My friend and colleague Willy Ronis photographed Paris all his life — it was his principle subject. His photos, like his contemporary Robert Doisneau, are full of joy and life, impregnated with a certain nostalgia for the post-war years. Yet Willy knew a darker Paris—Jewish, he survived because he left Paris for the Free Zone, and kept himself well hidden. Paris has not always been a refuge or a haven of peace—has not always been the city of lights, the number one tourist destination in the world. It has seen its share of bloody revolutions, of violence, repression, deportations, of other terrorist attacks before the two terrible ones of this year 2015.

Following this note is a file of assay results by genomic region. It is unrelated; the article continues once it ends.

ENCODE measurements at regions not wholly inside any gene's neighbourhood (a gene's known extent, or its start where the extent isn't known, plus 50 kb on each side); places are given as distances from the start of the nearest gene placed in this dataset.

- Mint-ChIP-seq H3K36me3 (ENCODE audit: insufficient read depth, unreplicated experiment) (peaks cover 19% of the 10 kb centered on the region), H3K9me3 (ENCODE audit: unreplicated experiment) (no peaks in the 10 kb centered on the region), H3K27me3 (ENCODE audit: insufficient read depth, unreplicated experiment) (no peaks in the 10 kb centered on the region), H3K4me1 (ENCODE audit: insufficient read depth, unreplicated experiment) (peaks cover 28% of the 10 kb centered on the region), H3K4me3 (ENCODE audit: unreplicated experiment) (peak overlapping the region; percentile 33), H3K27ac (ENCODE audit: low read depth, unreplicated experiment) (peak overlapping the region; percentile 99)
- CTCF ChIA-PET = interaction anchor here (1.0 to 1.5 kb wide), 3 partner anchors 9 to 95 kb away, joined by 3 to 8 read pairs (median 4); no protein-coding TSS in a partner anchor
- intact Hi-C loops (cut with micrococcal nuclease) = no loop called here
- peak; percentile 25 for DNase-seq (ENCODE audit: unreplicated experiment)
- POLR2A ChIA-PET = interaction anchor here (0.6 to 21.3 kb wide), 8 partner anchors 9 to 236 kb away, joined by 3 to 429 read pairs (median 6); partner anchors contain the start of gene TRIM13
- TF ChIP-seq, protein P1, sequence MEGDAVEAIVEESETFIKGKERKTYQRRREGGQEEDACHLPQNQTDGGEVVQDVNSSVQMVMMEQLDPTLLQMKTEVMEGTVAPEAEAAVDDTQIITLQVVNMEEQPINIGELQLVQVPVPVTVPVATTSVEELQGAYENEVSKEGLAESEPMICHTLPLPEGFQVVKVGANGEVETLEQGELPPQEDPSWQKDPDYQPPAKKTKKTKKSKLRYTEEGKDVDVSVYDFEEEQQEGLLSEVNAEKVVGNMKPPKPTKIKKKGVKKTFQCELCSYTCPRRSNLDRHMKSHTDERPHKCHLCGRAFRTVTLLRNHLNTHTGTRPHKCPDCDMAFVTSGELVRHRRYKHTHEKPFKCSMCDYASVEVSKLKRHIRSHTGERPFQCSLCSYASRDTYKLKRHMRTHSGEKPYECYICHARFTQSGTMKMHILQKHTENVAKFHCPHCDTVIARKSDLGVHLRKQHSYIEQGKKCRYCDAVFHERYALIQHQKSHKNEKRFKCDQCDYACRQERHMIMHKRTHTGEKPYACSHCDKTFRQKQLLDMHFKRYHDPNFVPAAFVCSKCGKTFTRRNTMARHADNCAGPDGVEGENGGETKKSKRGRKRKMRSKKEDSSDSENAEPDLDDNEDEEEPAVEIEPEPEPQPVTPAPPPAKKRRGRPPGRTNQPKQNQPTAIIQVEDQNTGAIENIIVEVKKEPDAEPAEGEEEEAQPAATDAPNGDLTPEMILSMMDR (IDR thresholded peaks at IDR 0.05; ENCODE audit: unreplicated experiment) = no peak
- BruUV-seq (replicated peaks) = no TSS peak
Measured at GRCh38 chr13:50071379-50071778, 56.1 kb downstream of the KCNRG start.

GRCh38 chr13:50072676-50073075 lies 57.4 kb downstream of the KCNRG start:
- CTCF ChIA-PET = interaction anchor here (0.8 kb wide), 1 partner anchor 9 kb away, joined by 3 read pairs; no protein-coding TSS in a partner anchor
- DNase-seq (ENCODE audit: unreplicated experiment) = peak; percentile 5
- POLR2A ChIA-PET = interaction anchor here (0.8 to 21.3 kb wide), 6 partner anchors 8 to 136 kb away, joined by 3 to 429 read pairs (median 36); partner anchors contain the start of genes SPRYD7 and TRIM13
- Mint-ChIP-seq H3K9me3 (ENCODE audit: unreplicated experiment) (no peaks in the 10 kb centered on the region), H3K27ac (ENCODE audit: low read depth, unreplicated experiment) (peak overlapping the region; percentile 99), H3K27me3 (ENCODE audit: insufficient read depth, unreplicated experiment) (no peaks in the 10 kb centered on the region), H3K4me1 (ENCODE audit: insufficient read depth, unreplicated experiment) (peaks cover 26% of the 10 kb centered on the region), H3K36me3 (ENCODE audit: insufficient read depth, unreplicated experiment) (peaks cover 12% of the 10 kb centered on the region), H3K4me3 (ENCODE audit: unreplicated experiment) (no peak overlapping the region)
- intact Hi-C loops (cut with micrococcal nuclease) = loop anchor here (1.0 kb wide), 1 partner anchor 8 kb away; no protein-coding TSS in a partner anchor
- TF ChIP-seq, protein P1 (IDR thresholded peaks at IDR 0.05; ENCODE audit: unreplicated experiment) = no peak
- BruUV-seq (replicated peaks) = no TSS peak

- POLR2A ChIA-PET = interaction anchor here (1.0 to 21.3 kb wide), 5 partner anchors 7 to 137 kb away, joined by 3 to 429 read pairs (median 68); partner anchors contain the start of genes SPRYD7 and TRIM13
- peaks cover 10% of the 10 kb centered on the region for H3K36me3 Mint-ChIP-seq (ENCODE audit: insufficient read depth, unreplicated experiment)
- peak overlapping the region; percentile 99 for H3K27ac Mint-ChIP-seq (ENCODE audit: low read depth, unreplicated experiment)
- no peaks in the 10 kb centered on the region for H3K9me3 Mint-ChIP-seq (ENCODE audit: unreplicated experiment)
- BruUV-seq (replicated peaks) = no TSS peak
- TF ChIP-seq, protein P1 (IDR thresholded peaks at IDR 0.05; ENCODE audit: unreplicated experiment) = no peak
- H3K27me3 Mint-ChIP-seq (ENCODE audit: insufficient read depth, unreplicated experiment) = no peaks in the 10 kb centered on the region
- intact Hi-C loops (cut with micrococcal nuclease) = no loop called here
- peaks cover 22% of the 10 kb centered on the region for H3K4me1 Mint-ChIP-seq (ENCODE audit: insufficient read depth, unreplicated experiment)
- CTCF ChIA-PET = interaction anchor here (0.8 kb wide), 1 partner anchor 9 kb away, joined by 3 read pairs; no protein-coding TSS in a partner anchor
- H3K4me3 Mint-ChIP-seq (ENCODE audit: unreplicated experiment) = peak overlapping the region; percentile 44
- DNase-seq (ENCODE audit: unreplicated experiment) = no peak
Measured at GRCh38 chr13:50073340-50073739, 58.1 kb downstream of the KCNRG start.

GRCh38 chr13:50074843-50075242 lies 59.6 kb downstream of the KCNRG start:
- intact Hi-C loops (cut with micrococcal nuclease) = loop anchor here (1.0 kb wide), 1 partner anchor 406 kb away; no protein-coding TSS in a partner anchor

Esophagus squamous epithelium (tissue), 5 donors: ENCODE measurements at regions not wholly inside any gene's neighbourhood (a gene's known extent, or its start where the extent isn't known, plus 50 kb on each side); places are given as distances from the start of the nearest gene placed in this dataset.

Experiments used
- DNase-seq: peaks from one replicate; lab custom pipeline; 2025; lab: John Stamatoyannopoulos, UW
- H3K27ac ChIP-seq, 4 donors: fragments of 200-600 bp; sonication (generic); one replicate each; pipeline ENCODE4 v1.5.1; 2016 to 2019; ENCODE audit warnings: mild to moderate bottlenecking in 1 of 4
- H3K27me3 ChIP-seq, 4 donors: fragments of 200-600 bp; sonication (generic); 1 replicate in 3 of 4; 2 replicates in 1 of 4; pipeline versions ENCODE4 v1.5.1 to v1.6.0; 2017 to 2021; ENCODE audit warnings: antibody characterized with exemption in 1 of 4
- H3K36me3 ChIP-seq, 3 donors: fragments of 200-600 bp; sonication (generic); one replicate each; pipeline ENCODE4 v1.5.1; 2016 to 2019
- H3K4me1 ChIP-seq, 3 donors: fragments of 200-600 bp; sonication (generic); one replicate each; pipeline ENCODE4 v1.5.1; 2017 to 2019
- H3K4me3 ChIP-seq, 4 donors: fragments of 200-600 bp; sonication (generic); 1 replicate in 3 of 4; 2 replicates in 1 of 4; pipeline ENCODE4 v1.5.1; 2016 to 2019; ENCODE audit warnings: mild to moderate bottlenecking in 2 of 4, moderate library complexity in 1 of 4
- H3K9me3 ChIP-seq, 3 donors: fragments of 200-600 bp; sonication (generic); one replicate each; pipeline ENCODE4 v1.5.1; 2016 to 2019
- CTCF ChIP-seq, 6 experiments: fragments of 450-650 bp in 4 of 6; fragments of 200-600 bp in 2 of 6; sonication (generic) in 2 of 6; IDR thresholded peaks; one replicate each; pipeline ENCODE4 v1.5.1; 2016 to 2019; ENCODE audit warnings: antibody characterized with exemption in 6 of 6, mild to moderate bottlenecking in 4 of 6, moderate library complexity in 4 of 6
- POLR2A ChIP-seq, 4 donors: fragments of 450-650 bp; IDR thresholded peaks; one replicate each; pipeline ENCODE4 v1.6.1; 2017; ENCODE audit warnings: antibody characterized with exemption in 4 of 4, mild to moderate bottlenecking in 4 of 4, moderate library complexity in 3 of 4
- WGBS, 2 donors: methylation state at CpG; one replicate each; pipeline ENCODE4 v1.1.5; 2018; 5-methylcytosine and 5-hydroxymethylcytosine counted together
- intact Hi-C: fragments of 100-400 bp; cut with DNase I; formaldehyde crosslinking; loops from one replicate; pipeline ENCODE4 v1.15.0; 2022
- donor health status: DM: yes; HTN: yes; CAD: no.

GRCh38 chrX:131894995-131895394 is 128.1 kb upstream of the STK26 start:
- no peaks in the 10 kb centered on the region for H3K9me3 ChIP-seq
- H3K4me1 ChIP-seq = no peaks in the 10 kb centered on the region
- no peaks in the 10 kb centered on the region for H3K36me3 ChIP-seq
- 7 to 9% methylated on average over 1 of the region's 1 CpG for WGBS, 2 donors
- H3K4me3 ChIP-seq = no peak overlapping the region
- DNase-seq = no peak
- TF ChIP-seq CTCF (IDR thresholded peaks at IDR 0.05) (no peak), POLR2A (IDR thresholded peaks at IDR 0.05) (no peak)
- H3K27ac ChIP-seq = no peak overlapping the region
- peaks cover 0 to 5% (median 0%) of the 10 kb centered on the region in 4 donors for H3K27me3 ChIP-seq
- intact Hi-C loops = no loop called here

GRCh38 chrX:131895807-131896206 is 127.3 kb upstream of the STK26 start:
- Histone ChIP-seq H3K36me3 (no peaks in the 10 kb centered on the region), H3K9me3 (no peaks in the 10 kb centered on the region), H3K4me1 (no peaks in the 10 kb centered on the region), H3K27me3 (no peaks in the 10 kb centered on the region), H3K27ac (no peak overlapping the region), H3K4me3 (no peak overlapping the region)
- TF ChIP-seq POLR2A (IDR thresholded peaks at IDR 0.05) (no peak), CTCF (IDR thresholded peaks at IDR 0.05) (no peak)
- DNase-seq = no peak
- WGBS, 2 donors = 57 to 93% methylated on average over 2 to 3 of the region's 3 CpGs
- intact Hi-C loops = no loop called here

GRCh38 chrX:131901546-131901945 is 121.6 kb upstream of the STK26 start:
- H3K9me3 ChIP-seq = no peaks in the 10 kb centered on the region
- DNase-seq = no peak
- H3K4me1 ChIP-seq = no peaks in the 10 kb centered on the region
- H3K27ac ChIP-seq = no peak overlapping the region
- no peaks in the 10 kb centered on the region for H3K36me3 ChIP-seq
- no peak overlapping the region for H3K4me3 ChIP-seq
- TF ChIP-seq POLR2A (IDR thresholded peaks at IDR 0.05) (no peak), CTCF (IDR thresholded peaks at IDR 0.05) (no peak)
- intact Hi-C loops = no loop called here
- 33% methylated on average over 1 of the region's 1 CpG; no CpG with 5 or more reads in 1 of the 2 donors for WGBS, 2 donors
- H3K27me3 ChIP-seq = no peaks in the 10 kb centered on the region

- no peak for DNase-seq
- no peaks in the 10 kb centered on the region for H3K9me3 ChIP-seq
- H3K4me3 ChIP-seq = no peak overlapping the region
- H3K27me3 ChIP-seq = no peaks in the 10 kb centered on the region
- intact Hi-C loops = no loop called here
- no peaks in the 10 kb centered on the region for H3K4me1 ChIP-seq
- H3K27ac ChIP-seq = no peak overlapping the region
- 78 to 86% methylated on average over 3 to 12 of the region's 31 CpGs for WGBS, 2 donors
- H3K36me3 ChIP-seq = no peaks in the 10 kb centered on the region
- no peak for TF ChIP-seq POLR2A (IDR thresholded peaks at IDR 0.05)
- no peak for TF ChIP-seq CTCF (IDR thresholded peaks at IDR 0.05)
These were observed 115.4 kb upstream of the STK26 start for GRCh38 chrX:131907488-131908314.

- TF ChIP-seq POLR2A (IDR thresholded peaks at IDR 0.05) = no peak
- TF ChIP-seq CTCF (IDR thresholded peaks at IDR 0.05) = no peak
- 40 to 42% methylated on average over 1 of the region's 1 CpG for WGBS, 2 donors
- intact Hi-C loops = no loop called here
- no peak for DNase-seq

I came to Paris in the sixties. I have photographed the city for over forty years. I never felt afraid or in danger walking through the streets with my camera. Of course a few times I had negative responses from people who didn’t want to be photographed. But that’s all. My book Only in Paris records those years of wandering the city: my encounters with the city’s beauty or its strangeness—but never with its violence. I was not wandering the streets of Paris on November 13, but in the South.
I’m glad I completed my project on Paris, just last year. I’m not sure what my vision would be of my city now nor whether I could photograph it with the same enthusiasm, pleasure and lightness of mind as I once did.
François Le Diascorn